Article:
Human Rights

Chief minister Ibobi's fad for Five Star Hotel threatens homes and churches in Imphal

The Government of Manipur has learnt no lessons from the evolving situation in various parts of the country from Orissa, Bengal, and Maharashtra to Delhi, Noida and Haryana on issues of land acquisition

Manipur Chief Minister Okram Ibobi Singh is an austere man as politicians go. He does not suspend cooks and waiters if the rice is overcooked, or the "dal fry" stale, as some other chief ministers and governors are prone to do. But he does seem to have a fetish for getting Imphal to have a five star hotel, an ambition he shares with his tourism minister T N Haokip.

It was a chance visit, as one gathers from people involved, by the tourism minister to a three star Imphal hotel he had attended at its inauguration, and his talk with the owner, a pathologist businessman that has metamorphosed into a monstrous undeclared policy that now threatens to make over 500 men, women and children internally displaced persons. It also spells doom for three Christian churches, a temple and a few graves of the ancestors of the place called Naga River, a 100 year old village Kabo Lsikai some distance behind Hotel Imphal, the landmark built by the government of Imphal.

The villagers' nightmare started when the Tourism minister casually asked the three Star hotel owner if his company could modernise Hotel Imphal, a government property.  Dreams, which began with modernisation soon metamorphosed – with nothing yet as government policy – into a fully-fledged plan to create a five star hotel on the land that Hotel Imphal stands on, and some more to be acquired from nearby government offices and elsewhere.

Now anyone who has stayed in Hotel Imphal, as this writer has done a few times – knows that that rat-infested dilapidated public sector hostelry is not fit for human consumption. Its government staff do not know a word of convivial welcome, its marketing staff could not care for hospitality, and its cooks and waiters are so sure of their monthly package that they do not care for the residents' daily bread. Several offices of Enquiry commissions set up by the government a long time ago in the past, keep the first floor busy.  The only good thing about the hotel is its garden with some lovely trees, and its location, right on the national highway bang in the centre of the city. With Manipur now open to international tourists after the scrapping of the "inner line permit" requirements that once kept sensitive north-eastern states out of sight of international travellers, it is quite clear that Hotel Imphal requires a much needed upgrade.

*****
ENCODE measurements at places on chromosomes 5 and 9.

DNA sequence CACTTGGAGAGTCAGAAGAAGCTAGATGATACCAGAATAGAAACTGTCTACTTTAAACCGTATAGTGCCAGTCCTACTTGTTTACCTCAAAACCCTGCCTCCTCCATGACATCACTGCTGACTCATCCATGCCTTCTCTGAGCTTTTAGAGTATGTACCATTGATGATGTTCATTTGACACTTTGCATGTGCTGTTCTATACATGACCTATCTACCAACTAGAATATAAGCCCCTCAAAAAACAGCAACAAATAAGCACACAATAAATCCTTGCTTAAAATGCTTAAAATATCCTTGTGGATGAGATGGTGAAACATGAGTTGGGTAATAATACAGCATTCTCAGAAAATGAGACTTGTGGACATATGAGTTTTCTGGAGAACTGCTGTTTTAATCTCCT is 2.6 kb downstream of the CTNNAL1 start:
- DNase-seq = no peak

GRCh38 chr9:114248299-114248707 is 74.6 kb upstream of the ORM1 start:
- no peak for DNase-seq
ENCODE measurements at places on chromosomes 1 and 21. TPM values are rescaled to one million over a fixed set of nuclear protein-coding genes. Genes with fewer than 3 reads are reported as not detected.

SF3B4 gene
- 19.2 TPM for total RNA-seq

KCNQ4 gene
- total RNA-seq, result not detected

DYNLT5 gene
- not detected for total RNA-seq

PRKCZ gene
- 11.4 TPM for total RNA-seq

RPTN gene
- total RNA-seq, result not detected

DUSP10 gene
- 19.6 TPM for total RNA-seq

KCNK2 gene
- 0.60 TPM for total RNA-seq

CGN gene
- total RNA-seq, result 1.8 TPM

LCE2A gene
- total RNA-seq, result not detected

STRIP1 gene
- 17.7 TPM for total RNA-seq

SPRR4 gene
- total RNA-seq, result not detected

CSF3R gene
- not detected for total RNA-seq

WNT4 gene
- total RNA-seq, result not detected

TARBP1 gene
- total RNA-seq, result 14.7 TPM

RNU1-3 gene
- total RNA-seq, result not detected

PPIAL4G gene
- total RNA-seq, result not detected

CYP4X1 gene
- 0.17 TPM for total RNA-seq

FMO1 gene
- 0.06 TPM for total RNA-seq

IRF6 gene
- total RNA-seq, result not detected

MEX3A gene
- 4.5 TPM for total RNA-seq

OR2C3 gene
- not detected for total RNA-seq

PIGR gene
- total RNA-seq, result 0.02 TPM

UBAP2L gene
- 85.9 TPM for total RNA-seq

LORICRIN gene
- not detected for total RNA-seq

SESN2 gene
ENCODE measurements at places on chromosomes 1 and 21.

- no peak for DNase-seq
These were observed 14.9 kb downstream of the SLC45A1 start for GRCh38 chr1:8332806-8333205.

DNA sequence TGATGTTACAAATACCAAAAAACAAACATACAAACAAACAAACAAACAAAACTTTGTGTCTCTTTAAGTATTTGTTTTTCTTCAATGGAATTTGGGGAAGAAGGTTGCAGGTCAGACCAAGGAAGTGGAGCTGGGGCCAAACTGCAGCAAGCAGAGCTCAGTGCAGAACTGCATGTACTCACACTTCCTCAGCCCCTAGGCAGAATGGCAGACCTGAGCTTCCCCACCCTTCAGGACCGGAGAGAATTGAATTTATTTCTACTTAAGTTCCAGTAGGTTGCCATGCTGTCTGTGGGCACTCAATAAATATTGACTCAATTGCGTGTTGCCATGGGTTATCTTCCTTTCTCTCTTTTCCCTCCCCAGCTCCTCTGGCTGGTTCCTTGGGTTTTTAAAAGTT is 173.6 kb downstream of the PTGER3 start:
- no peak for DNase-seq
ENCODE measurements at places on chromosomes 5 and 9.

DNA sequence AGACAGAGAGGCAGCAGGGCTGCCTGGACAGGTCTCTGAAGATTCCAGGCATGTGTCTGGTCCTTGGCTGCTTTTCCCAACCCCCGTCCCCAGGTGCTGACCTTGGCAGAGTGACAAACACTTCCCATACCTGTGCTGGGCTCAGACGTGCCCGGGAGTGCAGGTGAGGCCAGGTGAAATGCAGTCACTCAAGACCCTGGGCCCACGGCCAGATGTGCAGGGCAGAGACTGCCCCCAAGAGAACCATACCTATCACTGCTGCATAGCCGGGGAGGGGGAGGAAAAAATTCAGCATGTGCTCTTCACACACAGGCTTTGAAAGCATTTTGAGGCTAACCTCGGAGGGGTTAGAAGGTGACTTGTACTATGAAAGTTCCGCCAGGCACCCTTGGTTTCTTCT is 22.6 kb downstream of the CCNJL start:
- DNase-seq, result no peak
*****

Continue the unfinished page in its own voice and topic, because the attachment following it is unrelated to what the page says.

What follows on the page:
But not in the ham-handed and lawless manner in which the government wants to do it.

A fact finding team, consisting of human rights national activists and their colleagues in Manipur investigated the situation in response to a painful cry from the residents, who represent most of the tribes and religions of Manipur – but dominated by Naga and Kuki tribes professing the Christian faith, who fear they will soon be rendered homeless and will be transported to the hinterland where they would have no jobs, no schools, no means of livelihood.

It was soon quite apparent to the fact finding committee -of which this writer was a member –  that in their haste, the government had not only thrown the rules and the  methods to the winds, they had learnt nothing from the experience of states which have faced a crisis over acquisition of land for commercial purposes. And fearing being thwarted by the agitation of the people, the government is now threatening to declare them trespasser and cheats who allegedly bought fake "patta" or land registration certificates and therefore are not even eligible to compensation.

Aggravating the situation is the Chief Minister's political wrangling with factions opposed to him, and who are now supporting the agitation of the villagers. 

Adding to the fear of the villagers is the backdrop of other demolitions and planned demolitions in Imphal. In Lamphel in Imphal West where 14 houses were demolished at a 12-hour notice. The expansion of Imphal airport poses an imminent threat to 114 families Ningobam on the east side of the runway for which notices were served on 31 March. This project faces a Public Interest Litigation in the high court. A case is actually in court pertaining to the Lei Ingkjhol capital project. It is surprising that the Master plan for development has not yet been published. Another issue is the stink of communalism as the demolition of churches is on the cards. Imphal area in recent years has seen increasing complaints of the targetting of local Christians, some of whom are first generation converts.